Lebanon government talks stall
Attempts to form a new government in Lebanon failed even to begin on Monday as Hezbollah attempted to take advantage of the crisis.
A spokesman for the militant group said it was likely to nominate its own candidate for prime minister – a Syrian ally forced to step down from the job five years ago.
Omar Karami would step back into the role he gave up in the midst of the "Cedar Revolution" which forced a humiliating exit from Lebanon for Syria, one of Hezbollah's main backers.
Supporters of the current prime minister, Saad Hariri, whose cabinet fell last week when Hezbollah and its allies walked out, insist that he stay on.
Neighbouring countries, including Syria and Turkey, called for the resumption of talks between Mr Hariri's main international backer, Saudi Arabia, and Syria, whose failure last week prompted the Hezbollah move.
But with no sign of that happening, Michel Suleiman, the president, announced he was suspending attempts to appoint a new coalition for at least a week.
Hezbollah wants Mr Hariri to reject the findings of a United Nations special tribunal into the death of his father Rafiq, also a former prime minister, who was killed by a car bomb in February 2005.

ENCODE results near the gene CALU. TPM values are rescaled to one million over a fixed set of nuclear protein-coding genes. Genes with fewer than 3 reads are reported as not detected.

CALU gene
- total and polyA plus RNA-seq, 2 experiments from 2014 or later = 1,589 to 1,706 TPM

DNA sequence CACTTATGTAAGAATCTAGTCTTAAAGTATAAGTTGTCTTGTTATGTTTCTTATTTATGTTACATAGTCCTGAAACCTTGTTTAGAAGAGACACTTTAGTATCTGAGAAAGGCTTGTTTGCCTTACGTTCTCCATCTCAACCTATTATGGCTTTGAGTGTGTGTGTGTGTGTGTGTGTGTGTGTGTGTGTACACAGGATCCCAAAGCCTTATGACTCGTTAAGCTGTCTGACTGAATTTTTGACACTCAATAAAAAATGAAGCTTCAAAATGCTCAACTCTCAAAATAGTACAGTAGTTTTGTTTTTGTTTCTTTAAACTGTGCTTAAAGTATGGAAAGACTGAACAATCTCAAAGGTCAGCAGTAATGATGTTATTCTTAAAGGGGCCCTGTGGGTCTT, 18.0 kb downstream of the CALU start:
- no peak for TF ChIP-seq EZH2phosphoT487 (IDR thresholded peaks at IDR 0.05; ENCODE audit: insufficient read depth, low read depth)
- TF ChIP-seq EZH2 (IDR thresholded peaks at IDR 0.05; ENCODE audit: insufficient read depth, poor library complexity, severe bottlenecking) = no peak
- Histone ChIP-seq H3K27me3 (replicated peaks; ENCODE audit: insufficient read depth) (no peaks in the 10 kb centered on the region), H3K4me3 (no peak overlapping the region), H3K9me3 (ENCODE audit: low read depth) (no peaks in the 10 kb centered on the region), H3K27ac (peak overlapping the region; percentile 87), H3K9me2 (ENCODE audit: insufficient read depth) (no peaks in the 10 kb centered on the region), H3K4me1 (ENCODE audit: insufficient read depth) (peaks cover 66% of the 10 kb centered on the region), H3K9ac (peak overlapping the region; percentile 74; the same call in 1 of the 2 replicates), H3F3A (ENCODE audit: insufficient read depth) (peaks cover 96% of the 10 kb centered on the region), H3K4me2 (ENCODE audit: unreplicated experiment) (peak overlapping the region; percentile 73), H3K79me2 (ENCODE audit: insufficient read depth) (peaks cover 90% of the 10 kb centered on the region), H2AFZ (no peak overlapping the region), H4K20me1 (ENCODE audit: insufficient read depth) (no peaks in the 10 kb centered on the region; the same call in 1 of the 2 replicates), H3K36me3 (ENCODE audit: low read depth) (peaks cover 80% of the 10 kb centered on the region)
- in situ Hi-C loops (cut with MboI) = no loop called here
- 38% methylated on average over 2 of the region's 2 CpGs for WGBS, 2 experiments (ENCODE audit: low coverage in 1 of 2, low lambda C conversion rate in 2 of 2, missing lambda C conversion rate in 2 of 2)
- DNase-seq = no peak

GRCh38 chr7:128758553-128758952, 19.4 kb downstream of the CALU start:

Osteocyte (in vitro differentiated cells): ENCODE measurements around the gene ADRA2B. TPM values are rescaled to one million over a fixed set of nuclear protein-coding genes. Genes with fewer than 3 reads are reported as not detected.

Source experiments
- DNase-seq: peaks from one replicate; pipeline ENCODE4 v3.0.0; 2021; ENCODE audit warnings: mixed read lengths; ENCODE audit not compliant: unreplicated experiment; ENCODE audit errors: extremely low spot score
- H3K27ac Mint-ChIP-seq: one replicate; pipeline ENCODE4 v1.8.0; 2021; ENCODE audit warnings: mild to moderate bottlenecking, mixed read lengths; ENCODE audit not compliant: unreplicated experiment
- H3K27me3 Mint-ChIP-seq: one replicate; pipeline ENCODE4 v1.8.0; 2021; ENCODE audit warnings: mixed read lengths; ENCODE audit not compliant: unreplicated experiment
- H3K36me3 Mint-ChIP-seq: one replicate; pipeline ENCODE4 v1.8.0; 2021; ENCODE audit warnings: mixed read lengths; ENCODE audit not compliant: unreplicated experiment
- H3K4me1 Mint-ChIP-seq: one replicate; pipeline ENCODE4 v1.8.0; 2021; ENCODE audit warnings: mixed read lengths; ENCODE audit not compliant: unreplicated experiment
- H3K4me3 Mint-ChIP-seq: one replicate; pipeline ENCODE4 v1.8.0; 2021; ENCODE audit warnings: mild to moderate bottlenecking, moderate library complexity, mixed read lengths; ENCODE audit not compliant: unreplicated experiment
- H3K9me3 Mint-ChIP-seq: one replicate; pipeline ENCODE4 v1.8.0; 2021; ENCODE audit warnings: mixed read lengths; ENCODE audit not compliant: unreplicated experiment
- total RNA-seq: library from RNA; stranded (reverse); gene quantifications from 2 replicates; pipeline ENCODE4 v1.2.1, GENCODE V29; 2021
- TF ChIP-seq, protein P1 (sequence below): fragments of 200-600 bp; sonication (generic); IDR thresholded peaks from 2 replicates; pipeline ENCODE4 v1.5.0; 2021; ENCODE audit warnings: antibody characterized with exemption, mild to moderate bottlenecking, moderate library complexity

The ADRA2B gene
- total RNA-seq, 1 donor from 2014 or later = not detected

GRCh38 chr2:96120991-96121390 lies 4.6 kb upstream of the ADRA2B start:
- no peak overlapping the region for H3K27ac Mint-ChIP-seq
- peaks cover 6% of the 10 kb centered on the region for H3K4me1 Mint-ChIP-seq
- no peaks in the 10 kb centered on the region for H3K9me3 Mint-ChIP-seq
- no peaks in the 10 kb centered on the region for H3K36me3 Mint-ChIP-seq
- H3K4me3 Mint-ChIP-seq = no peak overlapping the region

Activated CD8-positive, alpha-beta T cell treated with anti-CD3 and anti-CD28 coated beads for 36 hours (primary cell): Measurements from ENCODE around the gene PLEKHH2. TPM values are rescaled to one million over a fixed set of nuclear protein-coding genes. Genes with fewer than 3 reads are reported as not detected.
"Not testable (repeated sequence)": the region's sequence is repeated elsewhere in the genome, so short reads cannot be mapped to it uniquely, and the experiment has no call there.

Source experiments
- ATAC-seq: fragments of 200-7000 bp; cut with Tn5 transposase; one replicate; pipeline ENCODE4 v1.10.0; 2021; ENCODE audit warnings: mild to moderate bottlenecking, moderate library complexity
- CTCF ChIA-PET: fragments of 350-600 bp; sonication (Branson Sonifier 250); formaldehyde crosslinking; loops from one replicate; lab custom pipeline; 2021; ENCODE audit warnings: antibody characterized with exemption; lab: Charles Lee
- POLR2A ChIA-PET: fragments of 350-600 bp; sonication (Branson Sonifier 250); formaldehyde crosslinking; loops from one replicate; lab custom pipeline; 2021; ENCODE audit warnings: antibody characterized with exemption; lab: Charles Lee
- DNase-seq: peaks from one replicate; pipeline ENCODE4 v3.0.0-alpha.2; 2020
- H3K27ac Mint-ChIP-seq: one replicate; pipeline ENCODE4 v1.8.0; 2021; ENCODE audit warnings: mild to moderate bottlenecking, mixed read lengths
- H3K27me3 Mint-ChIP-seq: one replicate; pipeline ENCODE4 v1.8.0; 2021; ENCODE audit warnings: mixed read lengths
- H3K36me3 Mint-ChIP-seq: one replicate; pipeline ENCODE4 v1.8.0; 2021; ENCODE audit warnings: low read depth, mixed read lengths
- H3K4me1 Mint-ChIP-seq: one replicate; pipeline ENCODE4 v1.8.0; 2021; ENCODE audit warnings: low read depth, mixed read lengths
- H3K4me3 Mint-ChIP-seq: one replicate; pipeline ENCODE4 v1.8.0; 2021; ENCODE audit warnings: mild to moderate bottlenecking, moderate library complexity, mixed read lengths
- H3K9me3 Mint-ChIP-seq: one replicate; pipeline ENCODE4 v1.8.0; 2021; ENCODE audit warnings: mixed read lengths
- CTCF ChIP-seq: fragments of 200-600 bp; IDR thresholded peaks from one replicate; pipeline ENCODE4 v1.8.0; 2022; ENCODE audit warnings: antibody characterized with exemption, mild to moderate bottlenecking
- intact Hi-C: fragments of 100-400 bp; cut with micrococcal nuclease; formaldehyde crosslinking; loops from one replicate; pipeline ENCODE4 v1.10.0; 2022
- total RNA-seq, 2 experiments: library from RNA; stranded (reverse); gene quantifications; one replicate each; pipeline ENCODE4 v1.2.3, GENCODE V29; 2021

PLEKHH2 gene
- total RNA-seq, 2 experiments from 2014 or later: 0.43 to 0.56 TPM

The tribunal, which is due to hand over indictments imminently, is believed to have found evidence to prosecute Hezbollah members.
The murder was blamed on Syria at the time, leading to protests against the country's dominant position in Lebanese life, and the withdrawal of its army. Mr Karami stood down at the same time.
His return now would be a triumph for pro-Syrian elements in the country, even though they lost a general election last year.
Under a number of agreements ending the civil war and preventing a return to armed strife, the Lebanese cabinet has to represent all religious sects and political factions in Lebanon.